Owners of mopeds, those buzzing, low-speed vehicles, have to register their mopeds with the state by Wednesday.
It’s among a raft of new laws taking effect on Wednesday. The moped law passed last year and effective July 1 requires all moped operators to register their vehicle with the Division of Motor Vehicles and mount a state-issued license plate for display at all times.
It’s an $18 per-moped cost annually – same as a motorcycle – though some jurisdictions charge additional transit fees.
Required for registration is the manufacturer’s certificate of origin, and the moped must be designed for use on highways or public streets. Applicants can still register and plate their mopeds without a certificate of origin, as long they fill out an affidavit explaining why they lack the documentation and swearing they’re entitled to the registration.
Digital Access for only $0.99
For the most comprehensive local coverage, subscribe today.
Gov. Pat McCrory signed a separate bill on Monday that will require liability insurance on mopeds, effective July 2016.
Other laws taking effect Wednesday:
▪ New license plate: Motorists can declare that North Carolina is not just “First in Flight,” it’s “First in Freedom,” too. Vehicles can opt for that slogan instead of the classic Wright Brothers salute. No extra charge, according to the DMV.
▪ Privilege tax repeal: Municipalities statewide can forget about levying privilege license taxes on companies that do business in their jurisdiction. While some legislators argued that cities were using the taxes abusively, cities have complained that the repeal, part of the legislature’s tax system overhaul, has created revenue holes they can fill with few other means than property taxation.
▪ Driver’s education funding: The state is repealing a line of law that tapped the state’s Highway Fund to cover state investments in driver’s education programs. The idea is to instead direct local school boards to use various other available funds, such as revenue from fees they can charge driver’s ed students, to fuel the programs.
▪ Veterans’ tuition: Non-resident veterans could receive in-state tuition at schools in the UNC and state community college systems. It applies specifically to non-resident veterans and others entitled to federal education benefits under the Montgomery GI Bill or the Post-9/11 Education Assistance Program. For those who meet the criteria, the state would waive its 12-month residency requirement. It’s part of an effort pushed by McCrory to make North Carolina more welcoming to veterans.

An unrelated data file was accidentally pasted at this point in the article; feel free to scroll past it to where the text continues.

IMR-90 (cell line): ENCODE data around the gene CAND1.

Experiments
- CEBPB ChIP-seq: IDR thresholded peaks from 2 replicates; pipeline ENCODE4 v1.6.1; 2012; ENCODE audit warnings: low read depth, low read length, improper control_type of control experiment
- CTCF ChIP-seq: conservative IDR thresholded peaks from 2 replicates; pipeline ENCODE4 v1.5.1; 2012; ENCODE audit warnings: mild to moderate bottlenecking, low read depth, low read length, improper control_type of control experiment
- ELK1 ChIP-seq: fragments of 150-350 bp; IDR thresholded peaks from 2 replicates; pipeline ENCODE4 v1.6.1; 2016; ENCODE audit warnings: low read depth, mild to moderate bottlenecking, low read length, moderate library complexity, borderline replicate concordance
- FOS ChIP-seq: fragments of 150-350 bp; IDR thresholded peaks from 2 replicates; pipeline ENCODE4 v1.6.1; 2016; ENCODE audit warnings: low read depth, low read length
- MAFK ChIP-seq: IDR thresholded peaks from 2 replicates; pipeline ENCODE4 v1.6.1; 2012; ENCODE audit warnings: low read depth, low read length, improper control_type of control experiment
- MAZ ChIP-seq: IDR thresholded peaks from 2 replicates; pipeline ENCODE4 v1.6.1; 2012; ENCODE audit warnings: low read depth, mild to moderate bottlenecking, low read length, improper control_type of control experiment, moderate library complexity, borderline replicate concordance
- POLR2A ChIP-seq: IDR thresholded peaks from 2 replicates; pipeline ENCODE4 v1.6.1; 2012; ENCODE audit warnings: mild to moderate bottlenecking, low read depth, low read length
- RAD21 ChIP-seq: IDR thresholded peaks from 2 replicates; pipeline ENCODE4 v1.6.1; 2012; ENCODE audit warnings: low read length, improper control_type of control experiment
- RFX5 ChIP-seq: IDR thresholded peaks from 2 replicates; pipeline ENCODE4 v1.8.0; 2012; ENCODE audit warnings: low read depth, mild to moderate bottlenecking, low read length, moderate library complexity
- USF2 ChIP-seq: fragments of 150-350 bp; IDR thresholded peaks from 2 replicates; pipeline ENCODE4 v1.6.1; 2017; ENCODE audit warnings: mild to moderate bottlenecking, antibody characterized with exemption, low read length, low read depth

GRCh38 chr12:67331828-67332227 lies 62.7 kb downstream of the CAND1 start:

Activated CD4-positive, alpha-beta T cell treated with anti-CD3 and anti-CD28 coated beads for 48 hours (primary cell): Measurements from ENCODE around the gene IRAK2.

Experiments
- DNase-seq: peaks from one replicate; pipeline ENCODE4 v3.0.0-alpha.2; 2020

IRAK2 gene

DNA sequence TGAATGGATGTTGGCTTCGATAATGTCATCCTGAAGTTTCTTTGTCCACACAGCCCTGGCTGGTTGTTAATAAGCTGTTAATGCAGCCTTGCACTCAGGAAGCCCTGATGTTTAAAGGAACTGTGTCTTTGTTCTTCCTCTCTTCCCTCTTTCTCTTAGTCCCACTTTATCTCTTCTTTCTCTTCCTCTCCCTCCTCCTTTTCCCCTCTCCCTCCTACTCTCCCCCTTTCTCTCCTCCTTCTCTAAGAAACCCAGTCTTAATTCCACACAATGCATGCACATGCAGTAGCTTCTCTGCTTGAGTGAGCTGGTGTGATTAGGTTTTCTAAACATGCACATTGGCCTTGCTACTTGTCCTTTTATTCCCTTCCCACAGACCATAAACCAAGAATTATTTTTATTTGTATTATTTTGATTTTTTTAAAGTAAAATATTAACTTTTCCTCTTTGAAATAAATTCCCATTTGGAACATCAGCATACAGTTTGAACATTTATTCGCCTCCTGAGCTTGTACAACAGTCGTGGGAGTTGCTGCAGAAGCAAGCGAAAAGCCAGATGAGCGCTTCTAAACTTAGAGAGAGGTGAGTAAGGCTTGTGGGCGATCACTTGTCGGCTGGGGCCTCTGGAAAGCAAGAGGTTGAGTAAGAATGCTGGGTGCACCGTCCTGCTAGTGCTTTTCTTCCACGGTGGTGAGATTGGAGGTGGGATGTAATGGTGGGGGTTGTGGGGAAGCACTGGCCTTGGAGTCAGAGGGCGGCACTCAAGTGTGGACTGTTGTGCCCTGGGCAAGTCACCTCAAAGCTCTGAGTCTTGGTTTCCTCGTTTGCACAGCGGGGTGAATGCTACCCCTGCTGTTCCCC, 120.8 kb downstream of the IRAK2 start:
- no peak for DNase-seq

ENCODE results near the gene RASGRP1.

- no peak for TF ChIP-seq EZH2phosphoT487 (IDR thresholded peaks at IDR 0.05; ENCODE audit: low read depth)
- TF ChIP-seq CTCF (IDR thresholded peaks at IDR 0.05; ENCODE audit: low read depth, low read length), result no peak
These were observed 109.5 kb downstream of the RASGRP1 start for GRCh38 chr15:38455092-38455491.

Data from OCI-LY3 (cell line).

▪ Military-connected students: School principals will have to develop ways to serve the unique needs of military-connected students – those whose households include active duty members or reservists in the military. North Carolina has a large military presence. The Cumberland County Schools district, with the U.S. Army’s Ft. Bragg and Pope Field in its jurisdiction, claims to serve the world’s third-largest concentration of military-connected students.
▪ ‘Severance tax’: That’s a new state excise tax on the sale of energy minerals removed from the soil or water of North Carolina. The tax rate varies, but on gas it’s nine-tenths of 1 percent. The law prohibits cities and counties from imposing their own versions of the tax.
▪ Sales tax refunds: Soil and water conservation districts and regional jails will be eligible for refunds on sales taxes they pay on property and services. The overall fiscal impact is unknown, according to a legislative staff analysis. But only two jails – Albemarle Regional Jail and Bertie-Martin Regional Jail – would qualify, and the 96 soil and water conservation districts in the state would only cost the budget $10,000 maximum, as estimated.
▪ Firefighter’s Relief Funds: State law will now cap the balance of a local fire department’s Relief Fund, money the State Firemen’s Association Pays into the state to help sick or injured department members. As of July 1, a local balance can’t exceed the sum of $2,500 per department member on staff as of Jan. 1.
▪ Lineman Appreciation: Linemen, who work with thousands of volts coursing through high power lines and are part of the first response during storms and other catastrophic events, get their own appreciation day. Although the law is effective Wednesday, Lineman Appreciation Day will be the second Monday of every April.
▪ Handicapped placards: Handicapped vehicle owners who qualify for a distinguishing license plate can also get one removable windshield placard.